Blind as well

My mother is coming home from rehab this Sunday. She has been there since last November after an emergency colon surgery where two feet of her colon was removed. She has undergone quite a bit of physical therapy at the rehab center but still she is very compromised and can barely do anything for herself.  She has Parkinson’s as well and it continues to progress and negatively impact the quality of her and her husband’s life.

Her husband whom she married when she was fifty has been her caretaker for the last 20 years, but the both of them are 85. Though relatively healthy, he is obviously challenged by this overwhelming responsibility. I see him moving more slowly. When I visited a week ago it took him a very long time to get up out of a chair. He has started to shuffle. He recently had a hernia operation probably due to the strain in moving my mother in and out of bed, in and out of her wheel chair, on and off the toilet.

My brother, sister, and I have been urging the two of them to sell their house to afford them some quality care and peace of mind at an assisted living facility. My mother wants the house to be our inheritance and refuses to discuss anything that will take that asset away from her/ us. We keep urging her that we do not need this asset and that it would be put to much greater use in supporting them. They will not hear this. We have discussed other solutions like going on Medicaid and a reverse mortgage. Though at various points since last November we thought they were in agreement about these possible routes, they have since retrenched and will hear nothing that we are saying.

On top of this, my mother is fighting us getting her and her husband any help at home. Her husband can no longer do the heavy lifting anymore. She wants no help. We continue to make convincing arguments insisting that she and her husband will be able to stay in their home longer if they do have assistance. The counselors at the rehab center have shared the same advice. She’s afraid anyone coming into the house will steal her tzotchkes. We will pay for home healthcare assistance but she doesn’t want us to spend any money on them, which is all pretty strange because we already give them money. Of course, the money we give them is usually tied to birthdays and holidays. There is a contextual reason for the timing of the gift, but they would not be able to make it financially without our help. They are living solely on social security which doesn’t add up to much because my mother’s portion is very small since she has been on disability for so many years. Medicare will pay for three more weeks of home assistance so we think she will be open to this. We have found a home health care worker who has agreed to “show up” at their house after the three weeks are up.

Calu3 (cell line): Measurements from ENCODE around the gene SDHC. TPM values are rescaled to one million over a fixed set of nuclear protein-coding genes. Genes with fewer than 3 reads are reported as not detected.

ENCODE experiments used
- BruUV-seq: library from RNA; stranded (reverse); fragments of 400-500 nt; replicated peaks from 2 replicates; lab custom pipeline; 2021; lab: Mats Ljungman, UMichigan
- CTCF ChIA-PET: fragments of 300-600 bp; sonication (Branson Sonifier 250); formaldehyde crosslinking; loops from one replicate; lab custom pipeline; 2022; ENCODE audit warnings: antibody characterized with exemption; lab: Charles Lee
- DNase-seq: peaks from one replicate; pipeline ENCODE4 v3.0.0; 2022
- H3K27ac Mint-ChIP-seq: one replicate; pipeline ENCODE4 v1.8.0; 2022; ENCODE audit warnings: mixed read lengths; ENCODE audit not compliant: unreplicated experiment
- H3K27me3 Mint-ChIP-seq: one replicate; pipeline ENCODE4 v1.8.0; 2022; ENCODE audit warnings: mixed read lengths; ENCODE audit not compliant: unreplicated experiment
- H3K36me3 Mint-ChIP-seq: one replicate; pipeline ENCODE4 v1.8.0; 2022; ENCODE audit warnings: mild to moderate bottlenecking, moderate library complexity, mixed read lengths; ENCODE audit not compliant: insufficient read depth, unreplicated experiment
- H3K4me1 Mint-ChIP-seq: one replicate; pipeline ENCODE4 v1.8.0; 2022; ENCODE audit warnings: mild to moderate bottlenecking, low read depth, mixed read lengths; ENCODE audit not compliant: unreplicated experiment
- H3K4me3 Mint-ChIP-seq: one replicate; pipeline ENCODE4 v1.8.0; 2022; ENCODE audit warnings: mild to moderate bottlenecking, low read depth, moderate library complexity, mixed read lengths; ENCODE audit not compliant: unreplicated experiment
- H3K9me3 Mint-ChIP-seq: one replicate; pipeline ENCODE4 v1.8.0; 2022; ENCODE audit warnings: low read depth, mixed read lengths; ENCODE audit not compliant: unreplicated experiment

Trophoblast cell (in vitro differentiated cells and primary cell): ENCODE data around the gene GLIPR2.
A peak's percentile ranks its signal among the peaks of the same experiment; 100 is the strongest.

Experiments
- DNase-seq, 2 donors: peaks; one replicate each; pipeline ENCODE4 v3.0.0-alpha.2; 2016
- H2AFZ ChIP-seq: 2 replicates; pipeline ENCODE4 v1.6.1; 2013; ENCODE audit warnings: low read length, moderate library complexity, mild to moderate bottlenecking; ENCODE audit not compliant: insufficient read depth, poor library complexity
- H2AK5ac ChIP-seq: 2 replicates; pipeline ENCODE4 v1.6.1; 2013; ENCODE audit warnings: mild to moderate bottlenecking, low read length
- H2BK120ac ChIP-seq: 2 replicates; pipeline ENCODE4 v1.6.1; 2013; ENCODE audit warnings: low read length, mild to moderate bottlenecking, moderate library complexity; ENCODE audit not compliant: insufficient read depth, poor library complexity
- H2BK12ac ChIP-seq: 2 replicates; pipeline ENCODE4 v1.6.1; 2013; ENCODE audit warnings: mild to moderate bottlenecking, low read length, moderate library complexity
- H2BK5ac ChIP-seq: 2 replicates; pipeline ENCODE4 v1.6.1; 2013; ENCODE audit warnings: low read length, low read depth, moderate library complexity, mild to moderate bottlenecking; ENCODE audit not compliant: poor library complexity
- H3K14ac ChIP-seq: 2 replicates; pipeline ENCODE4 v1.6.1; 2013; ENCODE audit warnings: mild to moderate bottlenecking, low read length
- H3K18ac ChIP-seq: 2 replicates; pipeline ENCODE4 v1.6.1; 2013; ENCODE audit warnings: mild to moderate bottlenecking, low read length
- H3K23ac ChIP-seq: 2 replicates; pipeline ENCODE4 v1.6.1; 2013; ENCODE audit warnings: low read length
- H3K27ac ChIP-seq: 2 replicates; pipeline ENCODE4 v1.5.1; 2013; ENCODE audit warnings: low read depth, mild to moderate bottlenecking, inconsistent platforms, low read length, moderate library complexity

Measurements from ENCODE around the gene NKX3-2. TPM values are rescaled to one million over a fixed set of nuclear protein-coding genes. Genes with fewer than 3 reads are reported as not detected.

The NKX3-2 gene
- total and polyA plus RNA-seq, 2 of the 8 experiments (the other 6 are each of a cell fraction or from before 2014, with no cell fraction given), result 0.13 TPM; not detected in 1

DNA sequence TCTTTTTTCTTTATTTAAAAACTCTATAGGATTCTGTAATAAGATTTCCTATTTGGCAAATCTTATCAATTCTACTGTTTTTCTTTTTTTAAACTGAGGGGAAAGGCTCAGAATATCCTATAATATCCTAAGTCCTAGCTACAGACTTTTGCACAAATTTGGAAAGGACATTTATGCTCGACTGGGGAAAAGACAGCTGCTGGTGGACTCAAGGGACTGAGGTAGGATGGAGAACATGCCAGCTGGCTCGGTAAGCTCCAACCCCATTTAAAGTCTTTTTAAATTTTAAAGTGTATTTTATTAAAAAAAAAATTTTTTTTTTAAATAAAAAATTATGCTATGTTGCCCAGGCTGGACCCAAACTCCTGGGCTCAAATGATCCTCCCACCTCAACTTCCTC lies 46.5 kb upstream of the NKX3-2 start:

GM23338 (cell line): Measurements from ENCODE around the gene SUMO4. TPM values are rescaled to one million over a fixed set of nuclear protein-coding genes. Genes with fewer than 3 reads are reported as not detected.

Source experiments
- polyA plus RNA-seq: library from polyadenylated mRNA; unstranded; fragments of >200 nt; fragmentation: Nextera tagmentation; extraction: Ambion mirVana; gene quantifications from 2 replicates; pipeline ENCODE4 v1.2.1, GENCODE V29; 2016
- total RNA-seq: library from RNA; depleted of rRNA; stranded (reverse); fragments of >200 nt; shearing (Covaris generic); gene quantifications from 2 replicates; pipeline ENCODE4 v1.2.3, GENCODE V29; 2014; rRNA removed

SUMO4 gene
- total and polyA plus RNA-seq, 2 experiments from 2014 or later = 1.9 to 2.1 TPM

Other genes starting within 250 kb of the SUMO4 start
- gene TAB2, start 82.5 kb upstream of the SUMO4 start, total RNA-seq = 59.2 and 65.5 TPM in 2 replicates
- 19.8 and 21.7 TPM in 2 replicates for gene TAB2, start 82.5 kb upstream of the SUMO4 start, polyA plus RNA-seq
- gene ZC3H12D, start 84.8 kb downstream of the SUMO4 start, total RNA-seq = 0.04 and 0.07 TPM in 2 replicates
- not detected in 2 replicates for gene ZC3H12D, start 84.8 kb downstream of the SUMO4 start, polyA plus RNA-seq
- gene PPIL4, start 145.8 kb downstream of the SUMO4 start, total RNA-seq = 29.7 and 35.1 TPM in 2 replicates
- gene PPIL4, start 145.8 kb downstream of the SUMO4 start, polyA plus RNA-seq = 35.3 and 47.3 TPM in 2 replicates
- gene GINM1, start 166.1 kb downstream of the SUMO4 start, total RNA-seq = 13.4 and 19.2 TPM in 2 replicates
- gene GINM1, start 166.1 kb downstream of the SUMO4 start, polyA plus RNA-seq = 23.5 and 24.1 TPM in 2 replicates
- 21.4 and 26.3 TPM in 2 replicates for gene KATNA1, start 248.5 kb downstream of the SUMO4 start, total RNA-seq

So sad. It’s so sad. We want to give them choice and control over their lives but the two of them are in utter denial about their situation and the stress and strain their choice will be adding to their lives. To our lives as well. We know that the best idea is to let them have control over their lives and make their own choices but the consequences of these decisions will leave them ultimately without any control at all. It is all very frustrating.

This reticence, this inflexibility, this stubbornness, this irrationality is a familiar rut that I remember my mother playing out again and again as I grew up. Sometimes this trait was endearing, most of the time exasperating. Her steel trap mind still holds grudges against people whom she perceives as having wronged her 60 and 70 years ago. Her “my way or the highway” may have helped to get Dad a raise once, but it will diminish the quality of the life she has left, let alone endanger the both of them and their health. We all live out of town. My brother and I the furthest away. Though we try to get in to visit them every other weekend (staggered between us), even with my sister (who lives closest) checking in on them several times a week, none of us can give the 24/7 my mother needs.

If she and her husband were the only ones who would have to bear the weight of the consequences of their choices, all would be fine. Unfortunately, the circle of bearing that weight is larger. They can’t see that. They refuse to see that.

Along with all her other symptoms, my mother and her husband continue to be emotionally blind as well.

This entry was posted in aging, death, family and tagged , , , . Bookmark the permalink.

2 Responses to Blind as well

  1. What a difficult path ahead for your mom and all of you. This kind of blindness has far reaching consequences, and as you say, is ultimately sad for your mom. You continue to hold all of this with grace and patience.

  2. Laurie says:

    Amen, ……..

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